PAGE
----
Women are better leaders than their male colleagues, according to research.
Professor Øyvind L Martinsen, head of leadership and organisational behaviour at the BI Norwegian Business School in Oslo, together with colleague Professor Lars Glasø, surveyed the personality traits of more than 2,900 managers and found that female leaders scored higher than men in most of the five categories measured.
Female leaders may falter through their stronger tendency to worry – or lower emotional stability. However, this does not negate the fact that they are decidedly more suited to management positions than their male counterparts” – Lars Glasø
Women ranked higher in four categories: initiative and clear communication; openness and ability to innovate; sociability and supportiveness; and methodical management and goal setting.
Martinsen said: “Our results indicate that women naturally rank higher, in general, than men in their abilities to innovate and lead with clarity and impact.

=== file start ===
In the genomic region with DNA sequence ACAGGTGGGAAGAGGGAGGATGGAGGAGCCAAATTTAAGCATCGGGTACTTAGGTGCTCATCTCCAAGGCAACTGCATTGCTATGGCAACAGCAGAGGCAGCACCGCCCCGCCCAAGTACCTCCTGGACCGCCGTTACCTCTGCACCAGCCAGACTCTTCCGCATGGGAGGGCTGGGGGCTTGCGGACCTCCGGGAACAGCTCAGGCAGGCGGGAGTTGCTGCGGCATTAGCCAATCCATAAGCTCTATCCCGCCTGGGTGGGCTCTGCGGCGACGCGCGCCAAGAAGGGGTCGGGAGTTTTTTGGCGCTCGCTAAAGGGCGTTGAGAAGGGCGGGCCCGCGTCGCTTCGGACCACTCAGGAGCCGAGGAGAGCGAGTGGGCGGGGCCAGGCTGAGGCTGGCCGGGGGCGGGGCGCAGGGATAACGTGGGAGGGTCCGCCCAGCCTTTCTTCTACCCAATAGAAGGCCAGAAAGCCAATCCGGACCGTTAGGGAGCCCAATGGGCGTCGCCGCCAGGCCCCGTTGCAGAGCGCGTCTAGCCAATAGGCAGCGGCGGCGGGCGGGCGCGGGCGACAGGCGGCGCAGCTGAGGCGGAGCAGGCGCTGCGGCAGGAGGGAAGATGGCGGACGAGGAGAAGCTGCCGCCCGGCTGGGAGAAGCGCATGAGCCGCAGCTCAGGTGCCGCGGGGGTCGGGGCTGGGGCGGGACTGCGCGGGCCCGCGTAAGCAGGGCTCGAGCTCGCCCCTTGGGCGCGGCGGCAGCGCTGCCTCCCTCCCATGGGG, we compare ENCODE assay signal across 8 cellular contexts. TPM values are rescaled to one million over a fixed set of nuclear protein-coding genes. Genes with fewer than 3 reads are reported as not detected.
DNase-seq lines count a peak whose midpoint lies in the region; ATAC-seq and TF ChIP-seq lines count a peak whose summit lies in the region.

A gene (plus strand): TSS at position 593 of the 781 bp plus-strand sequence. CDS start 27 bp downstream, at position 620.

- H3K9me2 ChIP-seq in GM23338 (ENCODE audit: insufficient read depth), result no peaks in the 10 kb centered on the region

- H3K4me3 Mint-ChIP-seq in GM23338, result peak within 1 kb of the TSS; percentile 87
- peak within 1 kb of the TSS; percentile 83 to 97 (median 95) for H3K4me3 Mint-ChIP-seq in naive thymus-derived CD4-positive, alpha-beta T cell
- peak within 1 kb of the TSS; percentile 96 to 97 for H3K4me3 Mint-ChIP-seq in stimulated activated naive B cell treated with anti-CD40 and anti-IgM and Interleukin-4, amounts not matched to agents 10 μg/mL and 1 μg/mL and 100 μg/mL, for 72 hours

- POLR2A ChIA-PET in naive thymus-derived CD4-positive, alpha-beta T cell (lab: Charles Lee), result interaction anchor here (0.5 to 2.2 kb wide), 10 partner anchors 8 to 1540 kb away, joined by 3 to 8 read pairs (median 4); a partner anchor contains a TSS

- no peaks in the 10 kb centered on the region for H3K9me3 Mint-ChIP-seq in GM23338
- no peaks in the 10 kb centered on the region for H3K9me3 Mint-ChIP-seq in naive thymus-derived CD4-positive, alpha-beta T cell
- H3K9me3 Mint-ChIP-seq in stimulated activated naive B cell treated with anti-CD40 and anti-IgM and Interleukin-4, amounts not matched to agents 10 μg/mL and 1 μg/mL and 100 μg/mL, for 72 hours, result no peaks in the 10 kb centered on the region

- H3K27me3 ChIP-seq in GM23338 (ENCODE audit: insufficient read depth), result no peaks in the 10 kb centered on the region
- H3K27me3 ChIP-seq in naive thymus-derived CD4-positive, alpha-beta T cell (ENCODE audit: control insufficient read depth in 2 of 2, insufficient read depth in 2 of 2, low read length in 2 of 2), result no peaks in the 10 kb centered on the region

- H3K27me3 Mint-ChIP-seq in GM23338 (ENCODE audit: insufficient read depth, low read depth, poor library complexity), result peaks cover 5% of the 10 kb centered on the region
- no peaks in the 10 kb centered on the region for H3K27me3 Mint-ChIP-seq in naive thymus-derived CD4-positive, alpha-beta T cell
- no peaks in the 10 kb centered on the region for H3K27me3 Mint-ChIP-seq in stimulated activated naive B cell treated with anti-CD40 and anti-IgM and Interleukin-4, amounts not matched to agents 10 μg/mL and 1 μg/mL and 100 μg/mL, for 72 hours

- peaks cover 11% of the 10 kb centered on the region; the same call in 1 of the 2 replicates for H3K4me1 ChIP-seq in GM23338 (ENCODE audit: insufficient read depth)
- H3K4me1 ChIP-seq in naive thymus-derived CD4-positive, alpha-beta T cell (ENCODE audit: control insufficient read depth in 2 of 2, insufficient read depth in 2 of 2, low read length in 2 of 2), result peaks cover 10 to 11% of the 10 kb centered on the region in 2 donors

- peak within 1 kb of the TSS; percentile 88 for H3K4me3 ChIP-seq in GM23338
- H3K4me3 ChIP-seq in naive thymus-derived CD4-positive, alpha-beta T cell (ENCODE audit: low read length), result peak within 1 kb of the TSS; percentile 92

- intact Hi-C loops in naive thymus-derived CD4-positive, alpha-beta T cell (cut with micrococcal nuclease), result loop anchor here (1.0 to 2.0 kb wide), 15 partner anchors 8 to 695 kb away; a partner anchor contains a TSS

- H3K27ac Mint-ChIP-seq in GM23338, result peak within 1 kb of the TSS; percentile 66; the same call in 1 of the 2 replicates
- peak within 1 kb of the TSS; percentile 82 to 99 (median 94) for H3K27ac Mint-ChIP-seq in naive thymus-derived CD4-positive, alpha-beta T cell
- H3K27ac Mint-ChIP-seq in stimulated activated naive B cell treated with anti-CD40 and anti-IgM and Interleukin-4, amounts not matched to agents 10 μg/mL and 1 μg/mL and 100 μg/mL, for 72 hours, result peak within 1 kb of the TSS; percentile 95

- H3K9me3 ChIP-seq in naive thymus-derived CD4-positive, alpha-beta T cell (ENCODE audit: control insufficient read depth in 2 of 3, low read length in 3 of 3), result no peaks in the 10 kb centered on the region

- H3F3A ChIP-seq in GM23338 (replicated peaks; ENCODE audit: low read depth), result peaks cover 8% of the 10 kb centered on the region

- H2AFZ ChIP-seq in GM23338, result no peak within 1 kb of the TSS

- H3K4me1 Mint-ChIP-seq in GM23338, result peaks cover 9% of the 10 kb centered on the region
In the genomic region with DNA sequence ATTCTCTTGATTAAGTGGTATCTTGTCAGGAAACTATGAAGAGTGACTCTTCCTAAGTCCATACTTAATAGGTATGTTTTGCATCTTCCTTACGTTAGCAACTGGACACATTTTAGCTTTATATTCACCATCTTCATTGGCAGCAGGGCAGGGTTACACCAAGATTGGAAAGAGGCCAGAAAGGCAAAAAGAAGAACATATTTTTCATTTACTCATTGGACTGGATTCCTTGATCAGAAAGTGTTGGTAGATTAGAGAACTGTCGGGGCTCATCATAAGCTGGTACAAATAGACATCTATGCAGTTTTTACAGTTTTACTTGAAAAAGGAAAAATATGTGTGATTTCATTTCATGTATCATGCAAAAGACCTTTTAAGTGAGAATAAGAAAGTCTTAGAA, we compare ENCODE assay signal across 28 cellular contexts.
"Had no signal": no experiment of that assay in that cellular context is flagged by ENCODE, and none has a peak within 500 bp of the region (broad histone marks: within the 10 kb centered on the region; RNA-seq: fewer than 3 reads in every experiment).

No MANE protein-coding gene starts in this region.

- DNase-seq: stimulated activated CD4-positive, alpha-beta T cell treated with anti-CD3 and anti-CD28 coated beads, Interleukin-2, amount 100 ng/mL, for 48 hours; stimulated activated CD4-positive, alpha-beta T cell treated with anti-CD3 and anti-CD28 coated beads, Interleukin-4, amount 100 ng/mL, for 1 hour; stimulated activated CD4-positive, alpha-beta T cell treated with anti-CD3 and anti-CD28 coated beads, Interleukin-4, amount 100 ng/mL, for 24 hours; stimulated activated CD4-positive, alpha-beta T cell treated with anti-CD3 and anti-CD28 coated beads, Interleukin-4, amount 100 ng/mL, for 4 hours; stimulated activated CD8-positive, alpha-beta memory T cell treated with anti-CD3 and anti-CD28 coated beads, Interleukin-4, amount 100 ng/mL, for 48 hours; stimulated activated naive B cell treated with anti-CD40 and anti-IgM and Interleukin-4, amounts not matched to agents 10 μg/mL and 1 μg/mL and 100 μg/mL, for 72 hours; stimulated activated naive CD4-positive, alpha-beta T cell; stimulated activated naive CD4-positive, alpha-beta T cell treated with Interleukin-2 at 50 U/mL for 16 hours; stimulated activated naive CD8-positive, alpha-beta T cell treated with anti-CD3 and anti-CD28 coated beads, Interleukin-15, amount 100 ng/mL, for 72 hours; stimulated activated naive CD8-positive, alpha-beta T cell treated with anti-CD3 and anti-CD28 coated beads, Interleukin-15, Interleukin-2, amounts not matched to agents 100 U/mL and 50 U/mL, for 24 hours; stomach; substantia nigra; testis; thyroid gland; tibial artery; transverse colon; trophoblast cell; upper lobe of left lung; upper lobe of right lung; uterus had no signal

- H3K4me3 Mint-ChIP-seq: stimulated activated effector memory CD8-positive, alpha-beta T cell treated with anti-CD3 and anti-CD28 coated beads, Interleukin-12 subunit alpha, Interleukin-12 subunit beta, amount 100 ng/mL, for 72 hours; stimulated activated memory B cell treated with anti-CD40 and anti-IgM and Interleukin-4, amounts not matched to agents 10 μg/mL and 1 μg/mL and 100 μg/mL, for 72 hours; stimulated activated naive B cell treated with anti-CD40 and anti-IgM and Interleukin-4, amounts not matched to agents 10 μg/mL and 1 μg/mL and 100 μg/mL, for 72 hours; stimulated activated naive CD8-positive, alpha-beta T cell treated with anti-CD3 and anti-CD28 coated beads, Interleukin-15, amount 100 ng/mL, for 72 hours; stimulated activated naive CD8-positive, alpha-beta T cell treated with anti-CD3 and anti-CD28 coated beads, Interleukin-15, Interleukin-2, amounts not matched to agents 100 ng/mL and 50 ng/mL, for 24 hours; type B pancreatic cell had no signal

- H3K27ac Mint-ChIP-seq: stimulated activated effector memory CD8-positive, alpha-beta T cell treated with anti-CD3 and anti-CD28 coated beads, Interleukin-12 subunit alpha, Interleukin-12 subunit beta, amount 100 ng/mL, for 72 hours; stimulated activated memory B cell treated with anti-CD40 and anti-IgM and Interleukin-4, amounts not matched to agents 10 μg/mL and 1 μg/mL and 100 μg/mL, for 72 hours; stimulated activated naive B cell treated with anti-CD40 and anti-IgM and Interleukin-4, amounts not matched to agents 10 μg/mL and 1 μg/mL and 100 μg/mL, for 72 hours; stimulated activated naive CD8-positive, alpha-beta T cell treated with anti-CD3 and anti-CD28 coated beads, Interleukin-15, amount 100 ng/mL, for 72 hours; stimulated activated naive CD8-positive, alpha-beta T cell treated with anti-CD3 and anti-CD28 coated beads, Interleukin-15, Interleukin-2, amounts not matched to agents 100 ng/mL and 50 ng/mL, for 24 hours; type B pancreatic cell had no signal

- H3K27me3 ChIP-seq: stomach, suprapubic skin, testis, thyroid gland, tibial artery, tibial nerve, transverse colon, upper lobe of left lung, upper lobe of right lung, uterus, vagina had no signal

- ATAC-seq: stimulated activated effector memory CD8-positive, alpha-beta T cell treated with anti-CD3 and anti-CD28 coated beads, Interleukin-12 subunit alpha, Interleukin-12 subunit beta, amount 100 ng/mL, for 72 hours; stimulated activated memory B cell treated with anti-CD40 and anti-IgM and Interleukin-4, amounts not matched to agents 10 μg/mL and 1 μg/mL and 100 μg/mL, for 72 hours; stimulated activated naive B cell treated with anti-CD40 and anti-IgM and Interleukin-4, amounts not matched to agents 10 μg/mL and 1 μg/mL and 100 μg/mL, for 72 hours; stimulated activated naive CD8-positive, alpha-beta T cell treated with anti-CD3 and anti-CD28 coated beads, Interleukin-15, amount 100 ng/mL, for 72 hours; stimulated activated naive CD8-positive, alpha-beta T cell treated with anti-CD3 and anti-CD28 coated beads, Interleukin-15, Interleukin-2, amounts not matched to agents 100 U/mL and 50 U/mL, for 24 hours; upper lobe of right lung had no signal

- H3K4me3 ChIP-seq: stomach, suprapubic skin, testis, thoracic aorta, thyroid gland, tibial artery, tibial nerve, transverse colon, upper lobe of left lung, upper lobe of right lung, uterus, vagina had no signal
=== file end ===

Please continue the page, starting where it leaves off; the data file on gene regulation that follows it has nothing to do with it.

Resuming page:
“These findings pose a legitimate question about the construction of management hierarchy and the current dispensation of women in these roles.”
However, the research did indicate that women are less emotionally stable than men and are less able to withstand job-related pressure and stress.
Gender and leadership
Glasø commented: “The survey suggests that female leaders may falter through their stronger tendency to worry – or lower emotional stability.
“However, this does not negate the fact that they are decidedly more suited to management positions than their male counterparts. If decision-makers ignore this truth, they could effectively be employing less qualified leaders and impairing productivity.”
Next week sees the introduction of gender pay gap reporting, which for many employers will highlight the lack of senior women in their management structure.